America's Transportation Future Stands a Crossroads

America's Transportation Future Stands a Crossroads

President Biden's infrastructure legislation will re-invest in America's transportation system. While billions will go toward greener transportation infrastructures like EV chargers and public transit, $273 billion will be reserved for new construction and repairs of state highways.

Transportation needs and modes in the US vary greatly by region, and Western states tend to be more reliant on automobiles than public transportation, such as trains and subways. So now, they’ll need to decide how to shape their transportation future.

In Colorado, Governor Jard Polis has promised to cut transportation emissions in an effort to meet the state's goal of "100% renewable energy by 2040." In December, the state already adopted the Greenhouse Gas Planning Standard, which focuses on moving investment away from highway expansions and towards bike lanes and buses.

Why This Matters

Transportation is both a major contributor to the climate crisis and a necessity. Already, transportation is responsible for 29% of emissions. Constructing new highways not only maintains but expands existing carbon infrastructure, making it harder for cities and the country to meet clean energy goals.

Additionally, highway expansion is often an environmental justice issue. Expansion projects placed in lower-income communities can further worsen air quality. The recent 1-94 expansion project in Milwaukee was put on hold after concerns that the project runs through a predominantly black community. The Biden infrastructure package contained investments to remove mid-twentieth-century highways and roads which cut off poor communities from waterfronts and hurt Black and Brown neighborhoods disproportionately.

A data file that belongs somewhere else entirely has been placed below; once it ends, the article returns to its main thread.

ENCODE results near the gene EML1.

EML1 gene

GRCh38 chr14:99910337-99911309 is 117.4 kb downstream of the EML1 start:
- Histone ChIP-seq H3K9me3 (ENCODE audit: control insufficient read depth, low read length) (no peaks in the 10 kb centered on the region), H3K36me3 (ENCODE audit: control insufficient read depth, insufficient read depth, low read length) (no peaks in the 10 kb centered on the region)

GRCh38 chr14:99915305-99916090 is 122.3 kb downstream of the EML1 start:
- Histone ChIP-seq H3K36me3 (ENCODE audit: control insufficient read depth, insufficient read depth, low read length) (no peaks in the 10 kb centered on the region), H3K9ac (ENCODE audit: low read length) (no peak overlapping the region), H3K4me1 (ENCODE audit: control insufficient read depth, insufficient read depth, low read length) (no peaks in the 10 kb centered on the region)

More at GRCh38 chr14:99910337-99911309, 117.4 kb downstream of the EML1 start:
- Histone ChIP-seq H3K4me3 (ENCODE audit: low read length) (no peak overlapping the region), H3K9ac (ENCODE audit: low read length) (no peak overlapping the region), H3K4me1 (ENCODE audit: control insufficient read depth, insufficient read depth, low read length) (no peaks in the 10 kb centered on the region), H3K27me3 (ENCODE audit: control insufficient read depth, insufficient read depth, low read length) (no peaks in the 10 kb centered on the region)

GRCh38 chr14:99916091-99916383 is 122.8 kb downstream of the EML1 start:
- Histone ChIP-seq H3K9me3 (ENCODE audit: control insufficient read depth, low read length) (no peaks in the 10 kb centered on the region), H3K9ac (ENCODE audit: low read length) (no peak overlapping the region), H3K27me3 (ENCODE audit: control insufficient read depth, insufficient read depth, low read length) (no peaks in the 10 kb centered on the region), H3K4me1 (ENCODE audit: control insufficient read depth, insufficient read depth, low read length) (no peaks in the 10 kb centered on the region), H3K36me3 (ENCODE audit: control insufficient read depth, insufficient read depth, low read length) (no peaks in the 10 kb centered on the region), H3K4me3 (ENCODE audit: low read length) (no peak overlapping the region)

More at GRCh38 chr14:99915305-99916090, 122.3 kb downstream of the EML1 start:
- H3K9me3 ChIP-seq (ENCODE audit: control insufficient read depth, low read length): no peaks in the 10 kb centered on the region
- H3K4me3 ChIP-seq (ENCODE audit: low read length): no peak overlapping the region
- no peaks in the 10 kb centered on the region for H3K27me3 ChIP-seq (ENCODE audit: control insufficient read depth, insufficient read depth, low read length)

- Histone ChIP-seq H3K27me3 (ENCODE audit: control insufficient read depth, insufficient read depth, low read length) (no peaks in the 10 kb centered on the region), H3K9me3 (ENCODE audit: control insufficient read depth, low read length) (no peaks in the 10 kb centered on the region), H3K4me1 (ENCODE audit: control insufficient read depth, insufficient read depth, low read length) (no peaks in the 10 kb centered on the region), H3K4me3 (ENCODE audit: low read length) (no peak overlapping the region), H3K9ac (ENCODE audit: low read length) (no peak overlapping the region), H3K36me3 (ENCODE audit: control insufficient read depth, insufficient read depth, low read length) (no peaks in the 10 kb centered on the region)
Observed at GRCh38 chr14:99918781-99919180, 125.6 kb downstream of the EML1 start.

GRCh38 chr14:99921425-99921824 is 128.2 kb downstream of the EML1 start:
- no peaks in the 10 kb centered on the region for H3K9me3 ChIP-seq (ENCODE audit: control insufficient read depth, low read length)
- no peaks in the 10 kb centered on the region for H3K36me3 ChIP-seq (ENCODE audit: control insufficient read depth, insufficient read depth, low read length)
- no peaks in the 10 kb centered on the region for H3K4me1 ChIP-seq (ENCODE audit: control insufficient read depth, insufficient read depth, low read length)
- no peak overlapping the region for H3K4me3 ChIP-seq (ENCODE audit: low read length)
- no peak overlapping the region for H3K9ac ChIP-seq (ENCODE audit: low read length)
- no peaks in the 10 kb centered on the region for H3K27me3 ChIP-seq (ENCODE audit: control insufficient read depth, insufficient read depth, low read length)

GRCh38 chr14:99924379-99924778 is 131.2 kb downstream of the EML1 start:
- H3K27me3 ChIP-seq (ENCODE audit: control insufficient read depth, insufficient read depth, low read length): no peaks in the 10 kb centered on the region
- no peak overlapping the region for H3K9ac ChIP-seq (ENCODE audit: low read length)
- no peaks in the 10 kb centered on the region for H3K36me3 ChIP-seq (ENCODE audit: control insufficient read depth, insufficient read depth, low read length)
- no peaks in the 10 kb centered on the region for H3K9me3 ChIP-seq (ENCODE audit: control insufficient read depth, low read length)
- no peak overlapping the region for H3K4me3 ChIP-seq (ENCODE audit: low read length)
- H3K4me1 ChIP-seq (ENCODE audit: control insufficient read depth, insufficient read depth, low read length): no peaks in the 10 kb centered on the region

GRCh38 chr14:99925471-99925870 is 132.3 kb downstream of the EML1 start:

A Halt On Highways

Younger generations, environmental advocates, and some politicians have taken a stand against highway expansion, citing that commitments to decades of carbon-emitting construction and transportation are in direct opposition with net-zero goals. Often, adding more lanes to highways results in huge costs and no relief in traffic congestion. Because driving becomes more convenient, highways become as crowded as before. This phenomenon is called "generated traffic" and "induced travel."

America's transportation system stands at a crossroads. According to Beth Osborne, director of Transportation for America, "There's lots of money for transit, but if new transit lines are surrounded by hundreds of newly expanded highways, how do we think that will work out for the climate? The status quo is going to win unless everything aligns to change it."

City Beautiful: Why are we still widening highways in US cities?, October 25, 2021.

Grist: What happens to traffic when you tear down a freeway?, April 9, 2019.